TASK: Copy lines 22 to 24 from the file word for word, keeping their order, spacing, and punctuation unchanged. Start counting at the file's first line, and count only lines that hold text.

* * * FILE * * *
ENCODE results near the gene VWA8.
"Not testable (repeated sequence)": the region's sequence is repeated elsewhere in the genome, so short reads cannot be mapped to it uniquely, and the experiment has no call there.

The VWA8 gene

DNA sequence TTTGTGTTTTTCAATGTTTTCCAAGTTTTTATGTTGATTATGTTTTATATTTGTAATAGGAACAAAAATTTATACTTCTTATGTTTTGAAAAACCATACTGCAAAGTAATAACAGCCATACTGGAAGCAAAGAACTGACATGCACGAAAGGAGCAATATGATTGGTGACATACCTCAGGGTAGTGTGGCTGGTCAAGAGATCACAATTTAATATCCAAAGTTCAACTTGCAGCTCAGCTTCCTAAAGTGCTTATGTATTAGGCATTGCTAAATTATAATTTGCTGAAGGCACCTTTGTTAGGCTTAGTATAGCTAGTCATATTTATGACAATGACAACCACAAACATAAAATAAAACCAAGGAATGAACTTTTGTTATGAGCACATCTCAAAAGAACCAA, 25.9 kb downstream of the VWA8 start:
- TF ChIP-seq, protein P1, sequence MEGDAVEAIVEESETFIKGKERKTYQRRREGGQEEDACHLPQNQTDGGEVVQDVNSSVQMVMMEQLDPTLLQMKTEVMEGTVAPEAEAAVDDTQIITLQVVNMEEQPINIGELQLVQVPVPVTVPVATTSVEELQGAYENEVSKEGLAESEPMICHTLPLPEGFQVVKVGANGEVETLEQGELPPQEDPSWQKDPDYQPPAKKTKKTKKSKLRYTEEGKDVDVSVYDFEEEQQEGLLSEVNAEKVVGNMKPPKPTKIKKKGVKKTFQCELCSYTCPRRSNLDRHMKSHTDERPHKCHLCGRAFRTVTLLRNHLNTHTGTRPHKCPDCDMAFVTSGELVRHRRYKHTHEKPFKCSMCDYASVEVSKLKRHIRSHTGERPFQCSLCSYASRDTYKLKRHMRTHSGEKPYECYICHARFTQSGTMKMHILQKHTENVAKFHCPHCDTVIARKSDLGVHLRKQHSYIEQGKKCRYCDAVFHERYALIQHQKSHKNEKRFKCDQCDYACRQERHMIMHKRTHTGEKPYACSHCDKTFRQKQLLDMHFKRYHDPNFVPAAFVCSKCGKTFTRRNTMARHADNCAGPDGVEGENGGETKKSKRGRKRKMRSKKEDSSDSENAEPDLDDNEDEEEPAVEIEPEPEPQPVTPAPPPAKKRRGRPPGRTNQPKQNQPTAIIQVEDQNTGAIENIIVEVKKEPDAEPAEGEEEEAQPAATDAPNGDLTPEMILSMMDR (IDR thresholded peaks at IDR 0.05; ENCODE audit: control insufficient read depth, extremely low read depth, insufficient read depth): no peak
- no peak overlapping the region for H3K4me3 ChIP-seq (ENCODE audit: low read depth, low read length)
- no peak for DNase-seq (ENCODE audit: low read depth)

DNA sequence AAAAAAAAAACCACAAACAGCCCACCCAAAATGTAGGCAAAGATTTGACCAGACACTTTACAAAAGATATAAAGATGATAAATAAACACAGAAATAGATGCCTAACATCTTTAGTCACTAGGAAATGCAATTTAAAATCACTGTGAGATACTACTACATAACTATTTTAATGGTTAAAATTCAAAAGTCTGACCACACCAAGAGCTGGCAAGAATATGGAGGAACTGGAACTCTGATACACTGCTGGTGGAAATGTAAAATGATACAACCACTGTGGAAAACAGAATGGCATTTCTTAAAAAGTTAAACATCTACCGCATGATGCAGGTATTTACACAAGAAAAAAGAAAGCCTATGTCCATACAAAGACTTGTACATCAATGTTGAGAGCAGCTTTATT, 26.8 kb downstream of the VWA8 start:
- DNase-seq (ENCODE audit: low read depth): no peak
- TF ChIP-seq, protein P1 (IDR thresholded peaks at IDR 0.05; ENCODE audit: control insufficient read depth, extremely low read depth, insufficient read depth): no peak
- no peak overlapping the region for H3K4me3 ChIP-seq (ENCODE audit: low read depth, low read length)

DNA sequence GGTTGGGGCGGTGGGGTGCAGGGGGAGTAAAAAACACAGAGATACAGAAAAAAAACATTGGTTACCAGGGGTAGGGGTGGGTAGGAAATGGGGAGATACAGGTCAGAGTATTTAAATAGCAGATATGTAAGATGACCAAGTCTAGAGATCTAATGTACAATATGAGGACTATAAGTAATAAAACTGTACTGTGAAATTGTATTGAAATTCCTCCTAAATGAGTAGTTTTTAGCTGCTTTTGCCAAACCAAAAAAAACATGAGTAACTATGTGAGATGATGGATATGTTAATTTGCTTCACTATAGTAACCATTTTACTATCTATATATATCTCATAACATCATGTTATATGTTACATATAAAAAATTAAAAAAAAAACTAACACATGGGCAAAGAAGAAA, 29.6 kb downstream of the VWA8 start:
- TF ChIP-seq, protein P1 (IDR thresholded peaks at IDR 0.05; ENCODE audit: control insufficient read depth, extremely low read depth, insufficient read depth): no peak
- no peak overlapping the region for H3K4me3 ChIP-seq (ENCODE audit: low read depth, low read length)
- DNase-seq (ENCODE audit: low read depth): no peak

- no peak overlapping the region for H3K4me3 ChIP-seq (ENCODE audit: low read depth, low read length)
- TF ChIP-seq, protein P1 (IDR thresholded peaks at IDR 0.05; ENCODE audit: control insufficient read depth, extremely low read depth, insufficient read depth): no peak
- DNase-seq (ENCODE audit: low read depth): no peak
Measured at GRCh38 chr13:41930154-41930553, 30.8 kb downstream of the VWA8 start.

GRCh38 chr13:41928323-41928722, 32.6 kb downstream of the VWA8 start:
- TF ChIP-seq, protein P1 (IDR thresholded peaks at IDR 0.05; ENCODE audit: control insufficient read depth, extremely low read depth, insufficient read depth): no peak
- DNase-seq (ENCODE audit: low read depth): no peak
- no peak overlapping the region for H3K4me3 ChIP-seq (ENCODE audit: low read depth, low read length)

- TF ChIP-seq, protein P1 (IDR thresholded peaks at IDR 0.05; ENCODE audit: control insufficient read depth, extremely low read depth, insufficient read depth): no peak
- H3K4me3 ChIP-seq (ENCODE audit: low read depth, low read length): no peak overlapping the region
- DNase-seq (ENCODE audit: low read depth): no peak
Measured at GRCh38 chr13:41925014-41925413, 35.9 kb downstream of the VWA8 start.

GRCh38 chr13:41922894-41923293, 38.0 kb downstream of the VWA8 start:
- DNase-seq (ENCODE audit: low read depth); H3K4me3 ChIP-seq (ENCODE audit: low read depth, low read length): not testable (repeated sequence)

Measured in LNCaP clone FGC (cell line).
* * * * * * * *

- DNase-seq (ENCODE audit: low read depth): no peak
- no peak overlapping the region for H3K4me3 ChIP-seq (ENCODE audit: low read depth, low read length)

- TF ChIP-seq, protein P1 (IDR thresholded peaks at IDR 0.05; ENCODE audit: control insufficient read depth, extremely low read depth, insufficient read depth): no peak